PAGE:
At the start of this research I set out to explore how next generation sensor technology could enable development of a new ecosystem for marketing, advertising and consumer participation in AR/VR. The basis for taking this perspective grew out of my 30 year career in the integrated circuit sensor industry and parallel experiences with the developments in digital marketing over this same time span. My sensor development experiences have included:
- A presentation from MIT researchers in the 1980’s on early MEMs IC concepts prior to any serious attempts at commercialization
- Seeing first-hand the development of solid state 3 axis magnetometer
- Creating marketing campaigns for early MEMs gyroscopes and accelerometers.
- Creating marketing campaigns for Time of Flight image sensors in 2007
- Technical development involvement in next generation Time of Flight image sensors
- Technical development involvement in solid state LIDAR technologies
In parallel with a career at the component end of the sensor technology supply chain, I worked in technical marketing and marketing communications roles for electronics technology businesses. The major advancements I observed were:
- The birth and growth of the Internet.
- World Wide Web and digital marketing.
- Decline of print media as the focus for marketing campaigns.
- The creation and subsequent influence of social media marketing, blogging and digital video on business and technical marketing.
- The progression from land line to cellular to smart phones and the impact on business and society.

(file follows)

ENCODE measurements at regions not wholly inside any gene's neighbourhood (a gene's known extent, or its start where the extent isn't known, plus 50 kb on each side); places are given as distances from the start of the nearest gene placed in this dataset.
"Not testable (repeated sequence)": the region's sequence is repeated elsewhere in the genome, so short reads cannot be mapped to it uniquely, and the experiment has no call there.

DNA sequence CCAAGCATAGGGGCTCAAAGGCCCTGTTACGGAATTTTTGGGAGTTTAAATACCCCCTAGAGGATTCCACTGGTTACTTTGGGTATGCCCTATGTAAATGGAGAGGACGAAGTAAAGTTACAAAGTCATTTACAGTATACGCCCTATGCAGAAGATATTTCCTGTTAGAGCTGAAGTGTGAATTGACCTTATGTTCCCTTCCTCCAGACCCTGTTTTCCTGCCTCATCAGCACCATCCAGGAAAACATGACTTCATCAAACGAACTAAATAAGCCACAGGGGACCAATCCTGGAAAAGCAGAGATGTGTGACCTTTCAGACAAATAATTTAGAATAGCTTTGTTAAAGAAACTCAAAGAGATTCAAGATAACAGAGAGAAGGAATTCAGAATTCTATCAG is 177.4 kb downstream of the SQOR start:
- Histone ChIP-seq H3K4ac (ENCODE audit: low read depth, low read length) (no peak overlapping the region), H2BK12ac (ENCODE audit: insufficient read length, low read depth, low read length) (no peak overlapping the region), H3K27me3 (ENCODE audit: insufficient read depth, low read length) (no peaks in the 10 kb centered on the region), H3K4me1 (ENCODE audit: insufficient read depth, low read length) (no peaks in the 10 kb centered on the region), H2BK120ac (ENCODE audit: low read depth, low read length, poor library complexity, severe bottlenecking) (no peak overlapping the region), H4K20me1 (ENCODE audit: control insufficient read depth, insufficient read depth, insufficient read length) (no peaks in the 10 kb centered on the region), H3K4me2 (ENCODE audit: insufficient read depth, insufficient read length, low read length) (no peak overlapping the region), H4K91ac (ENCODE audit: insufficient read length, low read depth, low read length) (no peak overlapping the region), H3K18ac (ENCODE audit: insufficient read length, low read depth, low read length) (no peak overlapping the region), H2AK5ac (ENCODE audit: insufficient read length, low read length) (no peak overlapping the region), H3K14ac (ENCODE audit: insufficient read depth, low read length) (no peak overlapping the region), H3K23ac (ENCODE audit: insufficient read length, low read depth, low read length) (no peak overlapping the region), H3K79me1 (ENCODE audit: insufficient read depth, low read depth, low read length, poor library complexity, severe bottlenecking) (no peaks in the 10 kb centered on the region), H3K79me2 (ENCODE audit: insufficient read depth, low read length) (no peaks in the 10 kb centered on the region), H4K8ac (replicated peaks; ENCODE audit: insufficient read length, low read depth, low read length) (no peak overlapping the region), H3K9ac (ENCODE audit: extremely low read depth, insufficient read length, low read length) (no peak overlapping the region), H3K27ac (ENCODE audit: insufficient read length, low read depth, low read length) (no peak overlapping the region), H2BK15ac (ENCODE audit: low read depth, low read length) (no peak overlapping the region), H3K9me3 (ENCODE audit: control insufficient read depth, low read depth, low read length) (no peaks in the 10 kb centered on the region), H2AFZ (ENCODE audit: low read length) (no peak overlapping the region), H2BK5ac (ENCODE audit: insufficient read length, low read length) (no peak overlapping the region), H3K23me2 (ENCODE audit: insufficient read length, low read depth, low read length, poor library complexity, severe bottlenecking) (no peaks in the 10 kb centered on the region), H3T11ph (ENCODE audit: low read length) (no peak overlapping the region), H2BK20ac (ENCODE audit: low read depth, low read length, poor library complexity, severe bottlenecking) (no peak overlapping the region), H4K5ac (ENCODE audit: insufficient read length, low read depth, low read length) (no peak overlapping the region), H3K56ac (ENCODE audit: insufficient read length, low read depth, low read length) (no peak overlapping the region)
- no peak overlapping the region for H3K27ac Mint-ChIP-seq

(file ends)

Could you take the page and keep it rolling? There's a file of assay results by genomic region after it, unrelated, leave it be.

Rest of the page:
The combination of my personal experiences of these parallel advancements brings a profound anticipation of the next big thing in technology to influence principles of marketing. I theorize that AR/VR will be that next big thing because the development in sensing technology is poised to support the necessary hardware capabilities to facilitate it. In the course of researching the historical roots of VR and AR it became clear that each successive enhancement had been limited by the available technology for implementing the concept. However, the premise of creating a realistic illusion of being immersed in an experience still motivated the innovators onward, even if the applicable use cases at each step were limited to niche products and applications. This is similar to the advancement of computers from room sized vacuum tube machines to pocket sized smartphones with thousands of times the computer power. The advancements in solid state electronics enabled smaller and more capable computers. It was not obvious, at the time, that individuals should have any need of a powerful computer. However, when these shrinking computers were available to early adopters, who developed software like spreadsheets, email and games, then personal computers became an essential tool in every home.
Integrative Question Considerations
The original question posed was:
“How could next generation sensor technology enable a new ecosystem for marketing, advertising and consumer participation to develop in the augmented and virtual reality fields?”
The digital marketing trends and ongoing announcements by leading social media and technology companies are strong indications VR is anticipated to be on the cusp of widespread adoption. It is clear that Virtual Reality and, in a later stage, Augmented Reality are creating that new ecosystem and that digital marketing professionals are eagerly testing content and advertising models to leverage the deep psychological engagement possible with VR content. Rapidly evolving IC sensor technologies are playing a crucial role in delivering a positive user experience (UX) and user interface (UI) experience for VR and AR users. The road to AR in particular will depend strongly on availability of a rapidly evolving new class of sensors able to digitally capture the 3D data representing the real time scene presented to the AR user. This technology will need to continue to evolve in performance and price as consumer expectations progress beyond initial novelty approval to critical evaluation when applied in “mission critical” situations of business and personal life. The exact scope of the eventual ecosystem is yet to be truly known.